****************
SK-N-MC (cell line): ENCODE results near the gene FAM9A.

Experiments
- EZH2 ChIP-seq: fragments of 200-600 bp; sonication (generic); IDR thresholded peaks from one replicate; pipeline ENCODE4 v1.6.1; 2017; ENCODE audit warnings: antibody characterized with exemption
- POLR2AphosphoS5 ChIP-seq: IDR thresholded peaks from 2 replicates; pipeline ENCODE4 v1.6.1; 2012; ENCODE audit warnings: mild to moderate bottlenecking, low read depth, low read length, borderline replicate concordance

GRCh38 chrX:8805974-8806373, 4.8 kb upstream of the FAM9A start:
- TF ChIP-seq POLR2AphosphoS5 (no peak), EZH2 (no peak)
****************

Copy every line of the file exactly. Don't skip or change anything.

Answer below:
SK-N-MC (cell line): ENCODE results near the gene FAM9A.

Experiments
- EZH2 ChIP-seq: fragments of 200-600 bp; sonication (generic); IDR thresholded peaks from one replicate; pipeline ENCODE4 v1.6.1; 2017; ENCODE audit warnings: antibody characterized with exemption
- POLR2AphosphoS5 ChIP-seq: IDR thresholded peaks from 2 replicates; pipeline ENCODE4 v1.6.1; 2012; ENCODE audit warnings: mild to moderate bottlenecking, low read depth, low read length, borderline replicate concordance

GRCh38 chrX:8805974-8806373, 4.8 kb upstream of the FAM9A start:
- TF ChIP-seq POLR2AphosphoS5 (no peak), EZH2 (no peak)